Are you preparing for the 2013 invasion of the Brood II Magicicada? If so, what type of cicada prepper are you?
Every type of prepper
If you’re visiting Cicada Mania, you’re probably trying to figure out when and where the Brood II cicadas will emerge. We have a page for that.
Once the cicadas arrive you’re also going to report them to Cicadas @ UCONN (formerly Magicicada.org), right? You’re also going to upload your photos and video to Facebook, Flickr, Twitter, YouTube, Vimeo, Pinterest, and Instagram, right? You’re going to tag your photos & video with appropriate tags like #BroodII, #Magicicada, and #17YearCicada as well.
Kids will probably enjoy a cicada emergence more than any one group of people. Kids will want to learn, capture, collect, observe, photograph, draw, and write about cicadas.
If you want to learn about cicadas, there are many cicada websites, including Cicada Mania. There are also many books to read; ask your local library to obtain a few of them.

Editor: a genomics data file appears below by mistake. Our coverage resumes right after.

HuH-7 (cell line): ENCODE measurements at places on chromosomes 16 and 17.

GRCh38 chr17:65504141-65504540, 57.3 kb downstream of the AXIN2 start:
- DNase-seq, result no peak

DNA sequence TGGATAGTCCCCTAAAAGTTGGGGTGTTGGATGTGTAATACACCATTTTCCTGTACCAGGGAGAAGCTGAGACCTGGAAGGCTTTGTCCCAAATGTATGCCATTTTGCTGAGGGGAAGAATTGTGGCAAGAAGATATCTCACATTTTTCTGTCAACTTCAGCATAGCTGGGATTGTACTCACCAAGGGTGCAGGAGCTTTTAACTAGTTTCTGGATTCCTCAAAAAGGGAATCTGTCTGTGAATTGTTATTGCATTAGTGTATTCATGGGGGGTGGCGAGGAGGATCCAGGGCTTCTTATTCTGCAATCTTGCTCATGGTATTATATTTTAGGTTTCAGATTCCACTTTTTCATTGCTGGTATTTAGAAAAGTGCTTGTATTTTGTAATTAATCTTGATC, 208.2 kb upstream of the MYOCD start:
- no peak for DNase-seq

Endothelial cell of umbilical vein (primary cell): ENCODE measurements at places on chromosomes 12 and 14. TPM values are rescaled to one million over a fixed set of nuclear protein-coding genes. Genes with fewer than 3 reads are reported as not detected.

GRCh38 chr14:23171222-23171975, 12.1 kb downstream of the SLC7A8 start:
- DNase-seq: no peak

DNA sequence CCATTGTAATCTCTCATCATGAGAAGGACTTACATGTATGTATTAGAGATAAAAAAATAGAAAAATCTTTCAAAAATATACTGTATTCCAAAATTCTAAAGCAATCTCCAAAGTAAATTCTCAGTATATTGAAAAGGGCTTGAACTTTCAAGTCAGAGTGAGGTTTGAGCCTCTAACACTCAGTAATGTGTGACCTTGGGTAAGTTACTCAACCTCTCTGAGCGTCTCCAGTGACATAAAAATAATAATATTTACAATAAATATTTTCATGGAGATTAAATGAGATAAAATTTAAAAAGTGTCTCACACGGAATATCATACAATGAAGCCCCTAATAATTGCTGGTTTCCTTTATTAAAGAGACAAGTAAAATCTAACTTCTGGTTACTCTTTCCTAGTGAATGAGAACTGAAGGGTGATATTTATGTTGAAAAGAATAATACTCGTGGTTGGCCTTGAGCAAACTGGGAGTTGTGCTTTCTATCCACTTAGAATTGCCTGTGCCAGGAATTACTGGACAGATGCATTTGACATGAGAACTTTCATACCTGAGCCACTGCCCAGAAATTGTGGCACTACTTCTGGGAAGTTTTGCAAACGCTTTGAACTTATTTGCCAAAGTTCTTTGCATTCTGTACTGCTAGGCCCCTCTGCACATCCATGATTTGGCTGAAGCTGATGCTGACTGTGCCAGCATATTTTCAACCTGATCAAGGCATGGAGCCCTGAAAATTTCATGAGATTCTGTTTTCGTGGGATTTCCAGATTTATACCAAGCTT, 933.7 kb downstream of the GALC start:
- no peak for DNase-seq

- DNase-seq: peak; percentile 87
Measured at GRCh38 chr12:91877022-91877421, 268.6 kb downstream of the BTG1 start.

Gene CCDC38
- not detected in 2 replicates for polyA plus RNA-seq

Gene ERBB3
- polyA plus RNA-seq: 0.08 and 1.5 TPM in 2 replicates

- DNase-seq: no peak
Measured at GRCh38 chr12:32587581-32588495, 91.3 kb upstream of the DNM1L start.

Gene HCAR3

Capturing periodical cicadas is easy. Unlike other insects, these cicadas are slow and easy to grab when they’re on the ground on low on a tree. You can use a butterfly net if you want to catch one in flight. At night, when they first emerge, they are especially easy to catch. You can use a flashlight to spot them coming out of the ground, and shedding their skins on tree branches.
A portable butterfly pavilion is a great place to temporarily keep and observe cicadas. It’s a lot better than a coffee can with holes punched in the lid. Another good option is to use an old aquarium and turn it into a terrarium filled with natural objects, like tree branches. You can also wrap a tree branch with netting and place the cicadas inside that, and observe then in their natural habitat.
It’s good to have a magnifying glass or a camera with a zoom feature so you can observe the cicadas up close. If you have a camera, make sure you take plenty of photos and videos so you have something to remember about the cicadas.
- Books and website links for research
- A flashlight to look for them at night
- A camera to take photos or video (a smart phone works just fine). Don’t forget to record their songs.
- A container or habitat to keep them in. Options include:
- A butterfly pavilion
- A terrarium
- A tree branch wrapped in fine netting
- The classic jar or tin can, for temporary storage
- A magnifying lens to see them up close
- Art supplies to draw or paint pictures of them
Amateur Cicada Researcher
Do you consider yourself a citizen scientist or amateur cicada researcher?